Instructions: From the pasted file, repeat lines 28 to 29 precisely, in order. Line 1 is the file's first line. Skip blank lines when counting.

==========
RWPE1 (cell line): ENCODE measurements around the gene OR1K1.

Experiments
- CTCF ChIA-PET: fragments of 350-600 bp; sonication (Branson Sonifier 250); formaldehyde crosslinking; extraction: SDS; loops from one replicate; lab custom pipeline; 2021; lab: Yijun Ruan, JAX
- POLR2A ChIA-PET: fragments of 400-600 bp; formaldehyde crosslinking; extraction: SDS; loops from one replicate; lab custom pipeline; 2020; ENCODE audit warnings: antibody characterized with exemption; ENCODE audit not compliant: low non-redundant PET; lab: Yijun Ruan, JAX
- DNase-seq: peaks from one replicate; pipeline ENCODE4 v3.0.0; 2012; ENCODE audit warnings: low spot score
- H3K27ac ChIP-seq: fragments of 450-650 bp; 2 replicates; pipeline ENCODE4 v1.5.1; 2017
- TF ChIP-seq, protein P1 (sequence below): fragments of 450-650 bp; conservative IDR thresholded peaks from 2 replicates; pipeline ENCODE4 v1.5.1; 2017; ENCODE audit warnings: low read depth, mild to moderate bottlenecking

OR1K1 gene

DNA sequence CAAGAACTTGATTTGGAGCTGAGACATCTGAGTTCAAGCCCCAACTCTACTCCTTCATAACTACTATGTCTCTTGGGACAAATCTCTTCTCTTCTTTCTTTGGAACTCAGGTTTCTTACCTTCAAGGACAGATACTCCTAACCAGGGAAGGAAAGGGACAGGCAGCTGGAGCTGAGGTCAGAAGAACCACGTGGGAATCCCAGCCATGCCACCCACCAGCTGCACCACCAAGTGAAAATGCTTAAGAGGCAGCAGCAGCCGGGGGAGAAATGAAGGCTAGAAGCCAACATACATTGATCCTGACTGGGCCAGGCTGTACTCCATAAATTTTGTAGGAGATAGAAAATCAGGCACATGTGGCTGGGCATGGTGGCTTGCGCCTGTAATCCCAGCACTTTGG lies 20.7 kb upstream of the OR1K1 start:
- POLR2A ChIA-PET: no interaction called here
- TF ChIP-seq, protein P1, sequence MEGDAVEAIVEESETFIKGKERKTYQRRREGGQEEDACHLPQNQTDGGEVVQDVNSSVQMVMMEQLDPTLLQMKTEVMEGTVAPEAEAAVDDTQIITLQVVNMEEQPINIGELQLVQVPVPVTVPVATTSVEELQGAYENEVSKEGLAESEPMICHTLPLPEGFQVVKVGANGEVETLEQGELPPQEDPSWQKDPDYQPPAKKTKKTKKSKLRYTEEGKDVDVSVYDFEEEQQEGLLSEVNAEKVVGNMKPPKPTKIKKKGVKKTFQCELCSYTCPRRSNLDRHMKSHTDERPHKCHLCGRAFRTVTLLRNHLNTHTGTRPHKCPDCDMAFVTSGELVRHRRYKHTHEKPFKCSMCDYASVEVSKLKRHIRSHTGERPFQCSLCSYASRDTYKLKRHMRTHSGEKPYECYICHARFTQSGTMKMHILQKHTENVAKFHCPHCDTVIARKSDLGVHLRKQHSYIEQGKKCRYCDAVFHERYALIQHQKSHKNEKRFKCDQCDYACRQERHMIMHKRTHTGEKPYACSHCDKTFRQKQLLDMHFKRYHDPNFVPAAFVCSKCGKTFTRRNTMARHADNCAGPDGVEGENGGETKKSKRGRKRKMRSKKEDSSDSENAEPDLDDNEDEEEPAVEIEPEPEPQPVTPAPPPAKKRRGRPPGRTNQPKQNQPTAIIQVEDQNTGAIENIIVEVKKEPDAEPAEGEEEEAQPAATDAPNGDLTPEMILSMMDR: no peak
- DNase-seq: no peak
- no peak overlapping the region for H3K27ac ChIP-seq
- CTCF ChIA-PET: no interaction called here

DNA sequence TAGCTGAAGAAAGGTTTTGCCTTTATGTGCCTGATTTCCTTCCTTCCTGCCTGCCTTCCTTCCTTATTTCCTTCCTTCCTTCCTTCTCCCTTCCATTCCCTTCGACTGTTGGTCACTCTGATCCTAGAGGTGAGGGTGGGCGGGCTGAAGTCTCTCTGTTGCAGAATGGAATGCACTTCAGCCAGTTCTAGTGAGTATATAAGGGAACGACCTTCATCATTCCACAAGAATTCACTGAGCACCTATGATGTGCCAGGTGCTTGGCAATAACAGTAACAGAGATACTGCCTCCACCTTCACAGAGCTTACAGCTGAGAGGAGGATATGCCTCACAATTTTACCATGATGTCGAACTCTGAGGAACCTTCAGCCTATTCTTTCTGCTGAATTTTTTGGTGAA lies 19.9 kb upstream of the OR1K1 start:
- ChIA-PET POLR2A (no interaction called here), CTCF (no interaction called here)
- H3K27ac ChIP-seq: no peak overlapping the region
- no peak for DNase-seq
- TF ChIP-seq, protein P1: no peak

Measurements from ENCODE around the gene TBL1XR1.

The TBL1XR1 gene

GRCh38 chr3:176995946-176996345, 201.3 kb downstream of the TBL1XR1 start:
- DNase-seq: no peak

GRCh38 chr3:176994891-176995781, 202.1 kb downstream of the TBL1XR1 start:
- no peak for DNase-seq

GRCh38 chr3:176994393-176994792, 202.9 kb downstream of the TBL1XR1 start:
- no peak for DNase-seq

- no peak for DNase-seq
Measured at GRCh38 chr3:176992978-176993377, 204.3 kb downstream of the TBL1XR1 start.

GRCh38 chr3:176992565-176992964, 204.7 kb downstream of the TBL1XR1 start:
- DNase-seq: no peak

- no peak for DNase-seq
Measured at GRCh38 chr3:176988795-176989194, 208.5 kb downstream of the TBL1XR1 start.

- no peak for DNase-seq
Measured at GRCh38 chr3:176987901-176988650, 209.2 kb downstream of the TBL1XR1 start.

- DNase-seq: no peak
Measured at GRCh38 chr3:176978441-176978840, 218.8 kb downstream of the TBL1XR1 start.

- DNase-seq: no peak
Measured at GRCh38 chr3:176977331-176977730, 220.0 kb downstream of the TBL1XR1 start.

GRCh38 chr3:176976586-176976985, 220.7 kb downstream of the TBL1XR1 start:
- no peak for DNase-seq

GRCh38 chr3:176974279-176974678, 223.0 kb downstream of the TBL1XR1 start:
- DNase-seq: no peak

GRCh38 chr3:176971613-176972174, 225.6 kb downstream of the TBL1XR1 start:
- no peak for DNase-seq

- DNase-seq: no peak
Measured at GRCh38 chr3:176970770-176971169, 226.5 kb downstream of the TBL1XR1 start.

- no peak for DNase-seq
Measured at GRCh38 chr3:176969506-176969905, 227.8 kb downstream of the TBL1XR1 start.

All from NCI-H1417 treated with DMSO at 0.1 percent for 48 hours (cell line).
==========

- no peak for DNase-seq
Measured at GRCh38 chr3:176992978-176993377, 204.3 kb downstream of the TBL1XR1 start.